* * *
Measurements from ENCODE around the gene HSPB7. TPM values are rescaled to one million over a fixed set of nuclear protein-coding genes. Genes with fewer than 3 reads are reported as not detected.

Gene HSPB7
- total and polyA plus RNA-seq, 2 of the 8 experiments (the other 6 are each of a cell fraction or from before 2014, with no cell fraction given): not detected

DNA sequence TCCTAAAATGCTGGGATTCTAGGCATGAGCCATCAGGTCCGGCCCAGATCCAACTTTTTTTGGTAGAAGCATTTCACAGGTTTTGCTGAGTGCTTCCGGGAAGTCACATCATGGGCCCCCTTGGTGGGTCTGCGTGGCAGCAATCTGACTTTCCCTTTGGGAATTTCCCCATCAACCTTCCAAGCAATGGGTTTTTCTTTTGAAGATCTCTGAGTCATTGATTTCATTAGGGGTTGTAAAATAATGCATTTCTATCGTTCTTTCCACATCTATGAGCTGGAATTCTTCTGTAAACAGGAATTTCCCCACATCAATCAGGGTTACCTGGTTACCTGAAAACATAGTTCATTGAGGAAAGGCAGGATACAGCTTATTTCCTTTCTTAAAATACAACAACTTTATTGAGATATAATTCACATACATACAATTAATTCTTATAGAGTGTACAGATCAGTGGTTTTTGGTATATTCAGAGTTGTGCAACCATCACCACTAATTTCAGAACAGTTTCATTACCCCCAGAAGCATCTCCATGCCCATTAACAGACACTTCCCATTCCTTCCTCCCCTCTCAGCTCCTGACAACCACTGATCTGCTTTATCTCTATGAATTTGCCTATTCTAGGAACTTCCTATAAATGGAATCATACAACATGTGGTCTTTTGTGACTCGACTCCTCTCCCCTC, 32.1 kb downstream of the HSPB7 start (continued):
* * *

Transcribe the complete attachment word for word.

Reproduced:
Measurements from ENCODE around the gene HSPB7. TPM values are rescaled to one million over a fixed set of nuclear protein-coding genes. Genes with fewer than 3 reads are reported as not detected.

Gene HSPB7
- total and polyA plus RNA-seq, 2 of the 8 experiments (the other 6 are each of a cell fraction or from before 2014, with no cell fraction given): not detected

DNA sequence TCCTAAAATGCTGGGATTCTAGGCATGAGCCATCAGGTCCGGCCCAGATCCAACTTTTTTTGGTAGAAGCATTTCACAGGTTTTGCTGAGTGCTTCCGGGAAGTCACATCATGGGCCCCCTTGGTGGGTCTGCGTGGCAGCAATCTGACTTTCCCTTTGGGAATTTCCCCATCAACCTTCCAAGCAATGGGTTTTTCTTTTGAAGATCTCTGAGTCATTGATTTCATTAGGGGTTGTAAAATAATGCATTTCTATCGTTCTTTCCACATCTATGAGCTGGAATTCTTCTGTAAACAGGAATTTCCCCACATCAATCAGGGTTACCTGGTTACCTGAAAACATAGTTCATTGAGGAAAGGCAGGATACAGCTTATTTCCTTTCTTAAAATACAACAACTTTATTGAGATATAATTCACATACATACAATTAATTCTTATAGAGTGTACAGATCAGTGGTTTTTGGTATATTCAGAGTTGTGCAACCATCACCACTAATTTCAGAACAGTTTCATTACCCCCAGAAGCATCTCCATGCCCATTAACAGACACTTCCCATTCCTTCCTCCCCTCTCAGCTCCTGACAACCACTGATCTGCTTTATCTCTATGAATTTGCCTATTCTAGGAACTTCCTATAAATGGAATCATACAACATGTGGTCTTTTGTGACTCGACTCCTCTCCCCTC, 32.1 kb downstream of the HSPB7 start (continued):